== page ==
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In Palm Beach County, concerns about how the private health data of students is protected online

The Florida High School Athletics Association asks female athletes about their periods along with three dozen other questions on mental and physical health
Katherine Kokal
/
Palm Beach Post
The Florida High School Athletics Association asks female athletes about their periods along with three dozen other questions on mental and physical health

In a post-Roe v Wade world, the move of student athlete health information online has led to an outcry over reproductive privacy. WLRN' Sherrilyn Cabrera spoke with the Palm Beach Post's Katherine Kokal, who reported on the story.

Florida student athletes must report any medical conditions to their schools before registering to play for the season. They’re required to fill out a detailed annual physical form with a physician, which is then submitted to athletic directors.

But this year Palm Beach County Public Schools decided to move these forms online — including a section about menstrual history. Those questions are not mandatory, but the move has raised concern among parents.

Inrecent reporting by the Palm Beach Post’s Katherine Kokal, she outlined how the move has worried some about how the private health data of students is stored and protected online.

"I think what's important about this story and why it's newsworthy now is that people are really rethinking their reproductive privacy," said Kokal, who covers education.

"There are a lot of abortion rights activists and reproductive privacy advocates who say that these are shocking and scandalous because they're looking at it kind of through a new lens in a world, where Roe v Wade is not the law of the land."

After some Palm Beach County Public School parents expressed their concernsin an August school board meeting about not being able to opt-out of submitting their child’s information online, the district decided to allow the option to submit the necessary health information on paper.

"There are a lot of safeguards within the school district policy to ensure that this data isn't sold," said Kokal. "But there are also a lot of question marks, because Aktivate is such a new company.

Palm Beach Post education reporter Katherine Kokal
Palm Beach Post education reporter Katherine Kokal

"When I asked them about what kind of ways they would share student data, it was clear that they hadn't really gone through all of the potential ways that data could be used."

This interview was edited lightly for clarity.

CABRERA: Why were these athlete registration forms moved online?

KOKAL: So the idea behind it is that if you are coaching a baseball game and someone gets injured, you would be able to access this information on your phone. Okay, here's the parent of this athlete. Here is the fact that they have an allergy to penicillin or something, that all that information can then be stored and accessed digitally.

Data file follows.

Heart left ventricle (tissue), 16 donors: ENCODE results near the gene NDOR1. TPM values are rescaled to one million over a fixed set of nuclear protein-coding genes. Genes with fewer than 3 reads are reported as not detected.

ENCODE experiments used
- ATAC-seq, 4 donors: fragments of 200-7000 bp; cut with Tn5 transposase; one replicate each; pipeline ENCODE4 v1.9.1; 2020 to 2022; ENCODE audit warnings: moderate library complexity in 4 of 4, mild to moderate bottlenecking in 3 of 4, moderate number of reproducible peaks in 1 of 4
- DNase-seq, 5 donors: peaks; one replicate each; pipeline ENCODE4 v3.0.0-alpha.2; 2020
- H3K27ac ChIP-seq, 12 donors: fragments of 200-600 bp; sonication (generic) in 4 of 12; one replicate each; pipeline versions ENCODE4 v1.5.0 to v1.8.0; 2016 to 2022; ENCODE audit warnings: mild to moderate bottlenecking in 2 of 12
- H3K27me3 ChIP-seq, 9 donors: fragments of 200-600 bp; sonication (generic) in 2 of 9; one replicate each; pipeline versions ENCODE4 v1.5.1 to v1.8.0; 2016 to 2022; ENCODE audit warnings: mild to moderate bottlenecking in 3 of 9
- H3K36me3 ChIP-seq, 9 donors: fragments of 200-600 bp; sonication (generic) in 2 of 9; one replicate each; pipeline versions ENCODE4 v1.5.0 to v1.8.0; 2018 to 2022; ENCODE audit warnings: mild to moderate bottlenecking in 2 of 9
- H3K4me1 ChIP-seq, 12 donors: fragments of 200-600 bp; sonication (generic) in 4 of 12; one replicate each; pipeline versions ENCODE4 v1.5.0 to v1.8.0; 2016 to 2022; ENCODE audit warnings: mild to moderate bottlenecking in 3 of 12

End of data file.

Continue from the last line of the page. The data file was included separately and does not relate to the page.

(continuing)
What do we know about the third party software company the school district is using to upload these forms? 

This is a software company that launched in September of 2021. Aktivate is a software system that says that being able to put all this information online streamlines the process so you're not drowning in paperwork.

Have you heard from parents and students? What are they saying about this?

There are a lot of abortion rights activists and reproductive privacy advocates who say that these are shocking and scandalous because they're looking at it kind of through a new lens in a world where Roe v Wade is not the law of the land. Palm Beach County Fall Sports had a deadline of mid-August where all of the athletes had to be registered online in order to play. And at the school board meeting right before that deadline, parents came to say, you are giving us no other option than to use this online vendor and we don't trust it. The school board said, okay, we are going to allow people to register on paper this year and we'll take some more time to work on the rollout of this.

How is the school district ensuring that the data is secure? 

Well, Aktivate is held liable. In order to do any business with the school district they need to sign a privacy policy that says that they will not only protect student data, but also that they will only allow employees who have a legitimate interest in accessing it to access it, and that it can't be shared. So there are a lot of safeguards within the school district policy. But there are also a lot of question marks because Aktivate is such a new company. When I asked them about what kind of ways they would share student data, it was clear that they hadn't really gone through all of the potential ways that data could be used. But I asked them about specifically the menstrual data and a representative of the company said, you know, we haven't really thought about that.

Sherrilyn Cabrera is WLRN's PM newscast and digital producer.
Alyssa Ramos is the multimedia producer for Morning Edition for WLRN. She produces regional stories for newscasts and manages digital content on WLRN.
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